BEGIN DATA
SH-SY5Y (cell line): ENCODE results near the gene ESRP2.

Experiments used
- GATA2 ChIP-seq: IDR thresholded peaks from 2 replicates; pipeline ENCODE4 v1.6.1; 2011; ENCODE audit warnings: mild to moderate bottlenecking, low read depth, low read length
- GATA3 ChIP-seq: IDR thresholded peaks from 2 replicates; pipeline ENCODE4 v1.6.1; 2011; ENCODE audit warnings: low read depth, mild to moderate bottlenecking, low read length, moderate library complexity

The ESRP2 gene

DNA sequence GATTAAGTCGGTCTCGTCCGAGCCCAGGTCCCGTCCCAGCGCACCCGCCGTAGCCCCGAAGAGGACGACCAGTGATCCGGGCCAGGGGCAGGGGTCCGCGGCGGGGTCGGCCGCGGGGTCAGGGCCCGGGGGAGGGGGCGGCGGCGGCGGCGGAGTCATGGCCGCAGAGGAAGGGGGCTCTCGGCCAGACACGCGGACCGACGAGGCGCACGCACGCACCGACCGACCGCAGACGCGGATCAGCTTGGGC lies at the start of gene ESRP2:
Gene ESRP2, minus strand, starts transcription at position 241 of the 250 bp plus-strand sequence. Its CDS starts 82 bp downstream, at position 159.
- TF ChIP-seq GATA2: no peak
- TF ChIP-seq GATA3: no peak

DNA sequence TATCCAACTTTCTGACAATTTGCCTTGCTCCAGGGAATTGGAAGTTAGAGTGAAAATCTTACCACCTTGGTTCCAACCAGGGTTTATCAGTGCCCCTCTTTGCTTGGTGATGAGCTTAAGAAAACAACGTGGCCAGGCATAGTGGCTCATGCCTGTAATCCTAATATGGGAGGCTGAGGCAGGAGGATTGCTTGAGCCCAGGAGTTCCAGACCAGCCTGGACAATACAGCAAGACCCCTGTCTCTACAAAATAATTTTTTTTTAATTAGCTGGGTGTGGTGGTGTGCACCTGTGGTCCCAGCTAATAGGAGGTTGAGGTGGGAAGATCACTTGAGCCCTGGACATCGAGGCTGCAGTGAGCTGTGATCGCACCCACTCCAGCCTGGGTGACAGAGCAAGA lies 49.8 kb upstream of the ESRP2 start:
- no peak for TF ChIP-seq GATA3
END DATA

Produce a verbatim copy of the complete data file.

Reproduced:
SH-SY5Y (cell line): ENCODE results near the gene ESRP2.

Experiments used
- GATA2 ChIP-seq: IDR thresholded peaks from 2 replicates; pipeline ENCODE4 v1.6.1; 2011; ENCODE audit warnings: mild to moderate bottlenecking, low read depth, low read length
- GATA3 ChIP-seq: IDR thresholded peaks from 2 replicates; pipeline ENCODE4 v1.6.1; 2011; ENCODE audit warnings: low read depth, mild to moderate bottlenecking, low read length, moderate library complexity

The ESRP2 gene

DNA sequence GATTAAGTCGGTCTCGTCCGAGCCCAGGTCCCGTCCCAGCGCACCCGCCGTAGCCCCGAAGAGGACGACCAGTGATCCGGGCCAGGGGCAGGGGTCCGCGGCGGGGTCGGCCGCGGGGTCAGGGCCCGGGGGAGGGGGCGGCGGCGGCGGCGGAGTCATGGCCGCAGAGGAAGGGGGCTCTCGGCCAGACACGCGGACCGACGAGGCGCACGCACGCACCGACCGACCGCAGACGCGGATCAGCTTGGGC lies at the start of gene ESRP2:
Gene ESRP2, minus strand, starts transcription at position 241 of the 250 bp plus-strand sequence. Its CDS starts 82 bp downstream, at position 159.
- TF ChIP-seq GATA2: no peak
- TF ChIP-seq GATA3: no peak

DNA sequence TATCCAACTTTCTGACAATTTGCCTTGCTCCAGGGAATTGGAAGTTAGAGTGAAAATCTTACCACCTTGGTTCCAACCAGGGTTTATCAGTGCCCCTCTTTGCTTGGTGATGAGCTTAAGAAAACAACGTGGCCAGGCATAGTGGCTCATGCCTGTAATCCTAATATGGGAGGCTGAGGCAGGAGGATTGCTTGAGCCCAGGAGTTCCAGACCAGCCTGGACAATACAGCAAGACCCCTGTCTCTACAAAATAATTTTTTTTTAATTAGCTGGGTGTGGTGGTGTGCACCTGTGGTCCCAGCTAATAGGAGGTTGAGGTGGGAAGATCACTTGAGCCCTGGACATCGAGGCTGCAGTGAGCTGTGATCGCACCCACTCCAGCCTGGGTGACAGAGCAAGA lies 49.8 kb upstream of the ESRP2 start:
- no peak for TF ChIP-seq GATA3